WUHAN. August 7.
We rise early. We head to Shanghai Hong Qia Train Station, rubbing the sleep from our eyes. We board the train to Wuhan, amongst the many passengers toting the Expo’s Gumby twin mascot toy Haibo to bestow upon their loved ones.
We are happy to be in cushy seats on a superspeed air-conditioned transport while the cities we pass by slug through 43° Celsius heat. Dan, Jeremy and I are struck by the passing scenery: multi-eaved cemetery stones, terraced valleys and mountains, crowded villages, winding rivers and farmed plots, rivers with men bathing their water buffalos, lily pads and dirt paths and nuclear plants. We order the one meal option available: Egg and Laval (?) soup with tea eggs, boiled soy nuts and rice. We continue passing red dirt and rice paddies, old factory sites. A demolition plot with hanging laundry reveals a frontier eked out between modern construction and the lives that have been lived and farmed in these valleys for ages. Abandoned buildings and lush manicured hills. People working by hand, tooth and nail in the distance. Surely it is the most stunning train ride of my life both for it’s natural and man-made contrasting beauty and ugliness.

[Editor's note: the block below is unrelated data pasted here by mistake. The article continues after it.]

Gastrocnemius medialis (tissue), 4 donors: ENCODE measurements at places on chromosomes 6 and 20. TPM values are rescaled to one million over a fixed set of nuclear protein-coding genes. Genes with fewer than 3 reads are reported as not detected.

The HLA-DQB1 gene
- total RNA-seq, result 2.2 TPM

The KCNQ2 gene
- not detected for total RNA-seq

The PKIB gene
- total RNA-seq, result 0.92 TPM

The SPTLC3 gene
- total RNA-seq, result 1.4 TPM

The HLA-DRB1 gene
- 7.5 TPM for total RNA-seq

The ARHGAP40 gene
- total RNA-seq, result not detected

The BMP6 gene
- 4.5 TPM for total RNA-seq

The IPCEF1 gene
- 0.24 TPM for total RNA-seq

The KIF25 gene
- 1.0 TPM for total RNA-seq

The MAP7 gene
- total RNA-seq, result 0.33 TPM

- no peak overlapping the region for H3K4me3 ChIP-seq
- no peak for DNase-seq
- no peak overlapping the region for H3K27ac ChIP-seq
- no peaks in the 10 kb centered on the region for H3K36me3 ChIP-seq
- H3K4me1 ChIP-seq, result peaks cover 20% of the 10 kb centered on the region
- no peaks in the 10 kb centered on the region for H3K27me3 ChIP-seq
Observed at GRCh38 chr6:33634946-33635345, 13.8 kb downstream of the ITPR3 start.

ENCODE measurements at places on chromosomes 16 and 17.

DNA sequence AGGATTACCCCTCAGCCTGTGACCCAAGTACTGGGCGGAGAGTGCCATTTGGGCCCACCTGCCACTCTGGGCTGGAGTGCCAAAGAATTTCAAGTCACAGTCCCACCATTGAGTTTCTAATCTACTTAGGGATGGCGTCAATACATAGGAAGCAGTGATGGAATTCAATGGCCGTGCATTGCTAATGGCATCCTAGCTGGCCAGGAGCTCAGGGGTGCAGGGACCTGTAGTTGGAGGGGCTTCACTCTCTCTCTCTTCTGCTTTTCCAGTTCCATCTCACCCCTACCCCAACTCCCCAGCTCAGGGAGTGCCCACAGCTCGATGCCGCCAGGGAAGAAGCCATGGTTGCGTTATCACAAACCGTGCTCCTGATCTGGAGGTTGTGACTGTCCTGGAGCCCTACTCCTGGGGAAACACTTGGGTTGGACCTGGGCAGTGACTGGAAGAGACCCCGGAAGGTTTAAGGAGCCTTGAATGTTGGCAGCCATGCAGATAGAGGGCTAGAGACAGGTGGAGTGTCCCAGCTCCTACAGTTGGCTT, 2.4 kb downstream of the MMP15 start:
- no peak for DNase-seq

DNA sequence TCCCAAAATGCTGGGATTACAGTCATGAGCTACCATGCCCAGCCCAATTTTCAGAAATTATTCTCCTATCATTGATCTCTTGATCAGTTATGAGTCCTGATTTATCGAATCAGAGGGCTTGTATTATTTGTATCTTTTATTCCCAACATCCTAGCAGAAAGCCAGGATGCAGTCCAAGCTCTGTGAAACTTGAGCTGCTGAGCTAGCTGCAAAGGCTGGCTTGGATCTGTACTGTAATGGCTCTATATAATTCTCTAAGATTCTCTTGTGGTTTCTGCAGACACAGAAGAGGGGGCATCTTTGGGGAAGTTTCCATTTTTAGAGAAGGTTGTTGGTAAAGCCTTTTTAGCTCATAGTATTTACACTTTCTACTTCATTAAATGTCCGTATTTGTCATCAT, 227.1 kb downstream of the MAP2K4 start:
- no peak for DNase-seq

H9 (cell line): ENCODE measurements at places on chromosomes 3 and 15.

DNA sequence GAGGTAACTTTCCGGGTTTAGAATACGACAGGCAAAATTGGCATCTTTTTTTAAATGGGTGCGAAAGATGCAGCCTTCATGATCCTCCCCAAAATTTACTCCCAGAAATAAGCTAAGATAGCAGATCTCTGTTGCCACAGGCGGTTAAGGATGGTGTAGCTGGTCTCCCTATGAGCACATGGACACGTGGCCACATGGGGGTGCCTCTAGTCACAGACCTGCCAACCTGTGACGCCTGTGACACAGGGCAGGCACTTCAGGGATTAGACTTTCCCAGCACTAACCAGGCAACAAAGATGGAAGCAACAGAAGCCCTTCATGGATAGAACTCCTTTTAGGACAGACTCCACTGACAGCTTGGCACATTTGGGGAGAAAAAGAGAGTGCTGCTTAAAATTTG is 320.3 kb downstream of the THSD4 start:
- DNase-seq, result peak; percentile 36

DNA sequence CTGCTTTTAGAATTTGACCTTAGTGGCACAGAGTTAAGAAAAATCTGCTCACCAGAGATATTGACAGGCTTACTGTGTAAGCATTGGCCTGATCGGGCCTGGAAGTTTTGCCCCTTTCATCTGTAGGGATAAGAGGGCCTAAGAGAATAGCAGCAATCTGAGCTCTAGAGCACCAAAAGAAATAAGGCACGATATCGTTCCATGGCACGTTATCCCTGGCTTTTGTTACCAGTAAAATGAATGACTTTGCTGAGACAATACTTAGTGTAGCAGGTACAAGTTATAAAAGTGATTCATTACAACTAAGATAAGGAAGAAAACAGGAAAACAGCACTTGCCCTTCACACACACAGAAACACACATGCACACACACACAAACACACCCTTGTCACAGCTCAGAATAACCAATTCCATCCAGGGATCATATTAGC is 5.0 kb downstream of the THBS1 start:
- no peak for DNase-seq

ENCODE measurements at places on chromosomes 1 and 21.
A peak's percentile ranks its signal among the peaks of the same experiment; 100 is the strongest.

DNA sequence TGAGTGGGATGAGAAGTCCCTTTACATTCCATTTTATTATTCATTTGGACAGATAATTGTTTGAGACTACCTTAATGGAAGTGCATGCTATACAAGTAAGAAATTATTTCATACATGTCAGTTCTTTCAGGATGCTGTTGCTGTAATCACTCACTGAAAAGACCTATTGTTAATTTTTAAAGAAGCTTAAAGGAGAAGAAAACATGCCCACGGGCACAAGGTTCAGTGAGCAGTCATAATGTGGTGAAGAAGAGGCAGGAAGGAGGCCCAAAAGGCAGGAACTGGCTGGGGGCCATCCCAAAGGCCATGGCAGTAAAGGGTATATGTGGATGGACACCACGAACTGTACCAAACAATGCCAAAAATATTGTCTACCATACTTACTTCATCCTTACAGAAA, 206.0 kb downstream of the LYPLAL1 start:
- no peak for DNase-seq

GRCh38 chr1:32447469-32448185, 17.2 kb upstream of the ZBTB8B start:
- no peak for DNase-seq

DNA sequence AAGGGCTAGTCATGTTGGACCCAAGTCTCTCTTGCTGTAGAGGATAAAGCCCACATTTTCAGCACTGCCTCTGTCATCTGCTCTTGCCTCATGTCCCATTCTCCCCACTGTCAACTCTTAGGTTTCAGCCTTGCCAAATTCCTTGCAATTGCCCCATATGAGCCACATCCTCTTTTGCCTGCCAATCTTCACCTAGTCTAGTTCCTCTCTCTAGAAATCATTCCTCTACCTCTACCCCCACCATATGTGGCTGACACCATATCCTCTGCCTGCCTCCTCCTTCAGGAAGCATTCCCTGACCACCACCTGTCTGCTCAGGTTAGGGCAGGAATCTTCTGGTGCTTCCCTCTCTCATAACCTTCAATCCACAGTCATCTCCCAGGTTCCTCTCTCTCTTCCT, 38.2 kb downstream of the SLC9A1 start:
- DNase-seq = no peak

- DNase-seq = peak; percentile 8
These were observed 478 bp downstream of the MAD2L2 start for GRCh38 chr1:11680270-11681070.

The buildings on the way into town are squatted, children peep out playing with planks of wood over little garbage heaps while their mothers stretch ragged cloth over rusty pipes sticking out of half-finished building walls. It is impossible to tell whether the building are new or old; accommodating lives in their various shapes of disrepair. Are they half built or half demolished and for how long have they been this way that these impoverished families in countless numbers have been able to make them their homes?
It is in this that one can truly see the population of China. It’s enormity. And it is breathtaking and heartbreaking to see such miserable innovation as skyscrapers are erected next door and factories pummel through the farmland.